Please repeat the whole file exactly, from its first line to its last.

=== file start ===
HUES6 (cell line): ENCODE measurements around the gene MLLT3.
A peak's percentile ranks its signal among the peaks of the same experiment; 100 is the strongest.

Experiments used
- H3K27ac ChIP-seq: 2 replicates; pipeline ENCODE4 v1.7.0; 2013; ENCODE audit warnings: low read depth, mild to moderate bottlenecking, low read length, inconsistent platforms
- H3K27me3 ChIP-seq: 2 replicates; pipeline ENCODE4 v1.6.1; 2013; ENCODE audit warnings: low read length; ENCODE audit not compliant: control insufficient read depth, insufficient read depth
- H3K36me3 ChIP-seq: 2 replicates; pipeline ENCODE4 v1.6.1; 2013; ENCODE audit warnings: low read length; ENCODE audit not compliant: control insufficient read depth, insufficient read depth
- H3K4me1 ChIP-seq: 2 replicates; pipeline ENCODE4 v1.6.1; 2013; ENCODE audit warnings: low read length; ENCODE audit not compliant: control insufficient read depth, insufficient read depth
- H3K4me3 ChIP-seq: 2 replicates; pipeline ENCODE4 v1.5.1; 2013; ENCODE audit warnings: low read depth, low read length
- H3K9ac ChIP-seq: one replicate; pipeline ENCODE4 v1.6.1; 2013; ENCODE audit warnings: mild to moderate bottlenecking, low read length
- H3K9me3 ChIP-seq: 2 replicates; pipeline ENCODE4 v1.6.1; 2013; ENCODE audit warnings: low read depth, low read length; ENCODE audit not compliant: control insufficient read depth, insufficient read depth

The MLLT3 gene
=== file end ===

HUES6 (cell line): ENCODE measurements around the gene MLLT3.
A peak's percentile ranks its signal among the peaks of the same experiment; 100 is the strongest.

Experiments used
- H3K27ac ChIP-seq: 2 replicates; pipeline ENCODE4 v1.7.0; 2013; ENCODE audit warnings: low read depth, mild to moderate bottlenecking, low read length, inconsistent platforms
- H3K27me3 ChIP-seq: 2 replicates; pipeline ENCODE4 v1.6.1; 2013; ENCODE audit warnings: low read length; ENCODE audit not compliant: control insufficient read depth, insufficient read depth
- H3K36me3 ChIP-seq: 2 replicates; pipeline ENCODE4 v1.6.1; 2013; ENCODE audit warnings: low read length; ENCODE audit not compliant: control insufficient read depth, insufficient read depth
- H3K4me1 ChIP-seq: 2 replicates; pipeline ENCODE4 v1.6.1; 2013; ENCODE audit warnings: low read length; ENCODE audit not compliant: control insufficient read depth, insufficient read depth
- H3K4me3 ChIP-seq: 2 replicates; pipeline ENCODE4 v1.5.1; 2013; ENCODE audit warnings: low read depth, low read length
- H3K9ac ChIP-seq: one replicate; pipeline ENCODE4 v1.6.1; 2013; ENCODE audit warnings: mild to moderate bottlenecking, low read length
- H3K9me3 ChIP-seq: 2 replicates; pipeline ENCODE4 v1.6.1; 2013; ENCODE audit warnings: low read depth, low read length; ENCODE audit not compliant: control insufficient read depth, insufficient read depth

The MLLT3 gene